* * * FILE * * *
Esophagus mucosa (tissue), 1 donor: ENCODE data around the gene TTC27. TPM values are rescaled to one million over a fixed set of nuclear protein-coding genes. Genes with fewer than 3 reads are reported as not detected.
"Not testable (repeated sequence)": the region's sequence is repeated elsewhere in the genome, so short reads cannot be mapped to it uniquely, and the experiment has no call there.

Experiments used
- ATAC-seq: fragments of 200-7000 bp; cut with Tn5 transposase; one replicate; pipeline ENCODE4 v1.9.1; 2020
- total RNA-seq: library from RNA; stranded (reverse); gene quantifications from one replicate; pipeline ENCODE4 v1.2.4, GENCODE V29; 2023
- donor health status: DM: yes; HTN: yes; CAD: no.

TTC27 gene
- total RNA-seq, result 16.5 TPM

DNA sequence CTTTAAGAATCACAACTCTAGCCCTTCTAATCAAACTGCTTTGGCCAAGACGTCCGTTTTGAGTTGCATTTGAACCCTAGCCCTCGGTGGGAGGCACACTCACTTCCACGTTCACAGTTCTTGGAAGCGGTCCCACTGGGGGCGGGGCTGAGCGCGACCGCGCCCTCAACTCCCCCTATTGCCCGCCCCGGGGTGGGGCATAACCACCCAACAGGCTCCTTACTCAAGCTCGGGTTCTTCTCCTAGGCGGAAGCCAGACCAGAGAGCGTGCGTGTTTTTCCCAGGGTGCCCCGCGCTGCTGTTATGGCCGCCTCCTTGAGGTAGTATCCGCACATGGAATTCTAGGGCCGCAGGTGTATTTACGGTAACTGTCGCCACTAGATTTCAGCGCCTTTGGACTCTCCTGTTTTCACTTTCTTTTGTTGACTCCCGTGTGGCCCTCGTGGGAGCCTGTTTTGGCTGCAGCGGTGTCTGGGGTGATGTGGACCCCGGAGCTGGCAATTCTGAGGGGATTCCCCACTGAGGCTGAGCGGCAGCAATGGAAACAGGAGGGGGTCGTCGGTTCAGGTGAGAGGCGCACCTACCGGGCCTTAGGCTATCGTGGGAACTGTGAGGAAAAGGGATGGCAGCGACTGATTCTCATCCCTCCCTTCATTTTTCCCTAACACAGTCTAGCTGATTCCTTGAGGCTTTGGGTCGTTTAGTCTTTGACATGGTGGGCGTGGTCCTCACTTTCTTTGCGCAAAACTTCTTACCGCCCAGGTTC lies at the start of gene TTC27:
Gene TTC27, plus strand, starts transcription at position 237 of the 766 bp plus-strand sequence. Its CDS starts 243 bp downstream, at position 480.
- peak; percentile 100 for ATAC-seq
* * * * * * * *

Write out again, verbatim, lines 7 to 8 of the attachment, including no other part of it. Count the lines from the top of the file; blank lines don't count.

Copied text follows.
TTC27 gene
- total RNA-seq, result 16.5 TPM